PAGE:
Lesson: Being right and later saying "I told you so" is you failing.

On the Importance of Keeping Horses Hydrated

Amusingly while I was taking the above course, I was dealing with a performance problem at work.  One of my more junior people, who'd had a spotty track record, had done some bad things.  Maybe not terminal, but definitely "We Need To Have a Talk About Your Future."  In order to stem the bleeding, I had a phone call with him and told him "Listen, this is a big deal, but I want to deal with this in person, and figure out with you how we recover.  Take the rest of the week off, don't work, don't worry about this as PTO, I'll cover it, and we'll talk on Monday when I'm back."  

The next day, he dialed into a conference call at work and participated.  Poorly.  

I was pissed off, and confused.  I mean ... what the hell?

I was having dinner with another LDP participant that night and shared my situation with him, and he told me "Listen, you can't actually make people do good work, or stop people from doing bad work.  All you can do is set context and enforce consequences.  The rest is up to them."

This is true, of course, not just with people reporting to me.

Lesson:  I can't make my reports, or boss, or my boss's boss, or my peers, or my CEO, do good work or not do bad work.  All I can do is effectively communicate, and then set and enforce consequences.  

Context, Not Control

Years later -- January, 2009, to be specific -- I took another leadership class.  This was Rapport Leadership's Leadership Breakthrough One course (I'm rather less enthusiastic at recommending RLI's courses than I am at recommending CCL's courses for $reasons).  Their courses have a certain weird almost cultish flavor and are run a bit like how I imagine boot camp might run.  If anyone in the class was a minute late to class, this was a pretty awful and noteworthy thing, for example; also, there was a lot of yelling.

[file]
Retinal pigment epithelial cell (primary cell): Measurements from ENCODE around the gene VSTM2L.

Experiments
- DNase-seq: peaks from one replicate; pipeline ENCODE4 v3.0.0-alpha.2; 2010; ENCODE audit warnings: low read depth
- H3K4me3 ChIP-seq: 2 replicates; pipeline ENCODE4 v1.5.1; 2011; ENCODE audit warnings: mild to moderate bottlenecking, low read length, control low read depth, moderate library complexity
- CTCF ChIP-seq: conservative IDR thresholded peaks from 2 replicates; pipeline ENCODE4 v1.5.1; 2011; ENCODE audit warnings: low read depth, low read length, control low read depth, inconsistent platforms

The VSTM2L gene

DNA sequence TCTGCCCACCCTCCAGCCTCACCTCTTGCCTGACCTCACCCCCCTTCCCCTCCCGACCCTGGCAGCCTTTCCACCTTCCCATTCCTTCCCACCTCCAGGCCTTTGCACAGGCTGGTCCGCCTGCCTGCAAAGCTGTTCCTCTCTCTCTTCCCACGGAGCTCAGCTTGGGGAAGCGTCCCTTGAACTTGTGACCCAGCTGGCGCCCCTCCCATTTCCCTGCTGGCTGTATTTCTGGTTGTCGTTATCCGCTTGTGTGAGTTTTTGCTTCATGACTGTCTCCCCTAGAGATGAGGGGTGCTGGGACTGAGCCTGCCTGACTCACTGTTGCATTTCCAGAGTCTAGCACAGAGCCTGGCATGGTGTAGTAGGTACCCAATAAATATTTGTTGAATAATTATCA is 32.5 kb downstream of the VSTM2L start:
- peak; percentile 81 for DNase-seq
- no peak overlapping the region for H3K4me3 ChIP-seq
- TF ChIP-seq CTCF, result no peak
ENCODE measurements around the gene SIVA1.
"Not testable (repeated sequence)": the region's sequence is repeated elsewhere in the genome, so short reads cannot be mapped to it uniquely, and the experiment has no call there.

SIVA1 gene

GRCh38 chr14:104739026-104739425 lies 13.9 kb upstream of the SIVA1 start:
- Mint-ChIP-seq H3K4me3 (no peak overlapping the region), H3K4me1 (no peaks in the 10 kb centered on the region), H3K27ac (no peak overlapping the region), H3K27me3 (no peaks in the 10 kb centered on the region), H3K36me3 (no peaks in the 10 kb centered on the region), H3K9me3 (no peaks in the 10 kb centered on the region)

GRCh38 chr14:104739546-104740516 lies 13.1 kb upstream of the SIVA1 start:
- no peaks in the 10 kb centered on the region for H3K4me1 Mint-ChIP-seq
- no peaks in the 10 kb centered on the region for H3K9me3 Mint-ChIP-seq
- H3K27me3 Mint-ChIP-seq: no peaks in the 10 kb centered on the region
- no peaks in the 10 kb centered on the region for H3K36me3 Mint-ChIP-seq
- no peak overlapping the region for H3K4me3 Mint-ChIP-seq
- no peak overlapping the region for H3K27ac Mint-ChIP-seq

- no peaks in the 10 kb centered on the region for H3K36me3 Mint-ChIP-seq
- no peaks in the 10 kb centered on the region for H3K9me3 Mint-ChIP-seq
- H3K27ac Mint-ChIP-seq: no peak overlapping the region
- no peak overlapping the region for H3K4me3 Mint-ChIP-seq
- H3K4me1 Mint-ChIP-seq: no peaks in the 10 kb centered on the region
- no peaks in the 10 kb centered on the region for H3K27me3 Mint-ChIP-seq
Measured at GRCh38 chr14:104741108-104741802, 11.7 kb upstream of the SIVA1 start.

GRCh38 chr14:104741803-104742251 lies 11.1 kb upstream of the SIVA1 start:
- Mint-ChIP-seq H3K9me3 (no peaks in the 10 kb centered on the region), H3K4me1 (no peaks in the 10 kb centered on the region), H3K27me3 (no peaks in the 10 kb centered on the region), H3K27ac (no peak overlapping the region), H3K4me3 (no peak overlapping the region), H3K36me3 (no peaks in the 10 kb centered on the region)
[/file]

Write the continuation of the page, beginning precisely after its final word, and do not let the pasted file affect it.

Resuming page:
When the rules were established (e.g. the aforementioned "nobody's late" rule), they suggested that the group set up someone who'd pay attention to the time and try to get the group in on time.  I'm a timely sort of fellow so I volunteered.  

This was an awful experience.  The next day or so, I managed to alienate most of my classmates and was somewhat ineffective to boot.  Tensions were rising, people were getting annoyed, I was getting angry.  

And then at some point I gave up.  I sat down with my colleagues and said something like "listen, I've been trying to make you do something you're clearly not all that interested in doing, at least the way I've been trying to make you do it, because you're not doing it.  And it's pissing you off, and it's pissing me off.  So I'm going to stop doing it.  It doesn't work.  I want to help you to do whatever it is you want to do, in whatever way you want to be helped.  If you want something from me, I'm here, and I'll do it.  Otherwise ... it's OK too.  And sorry for being an ass over the last day."

And things immediately changed, and we started working as a group.  And we stopped being late, and I stopped feeling like the asshole who's making people do shit they don't want to do.

Lesson: Stop.  Listen.  Help people with what they want, how they want.  Don't force it -- it doesn't work.

Sunday, October 16, 2016

Sweaters, Yarn, and Companies

Think for a moment about yarn.

Wikipedia will tell you that "Yarn is a long continuous length of interlocked fibres" which if you think about for a moment will lead you to the conclusion that if you knit with a ball of yarn, in some respects by the time you are at the end of that yarn there's really no part in that yarn that was there when you started.  There's an illusion of continuity, because at any given moment in time you're knitting with a bunch of fibres and you don't really notice as one fibre ends and another begins, even after all the fibres with which you started have ended and you're knitting with fibres you hadn't even imagined when you started.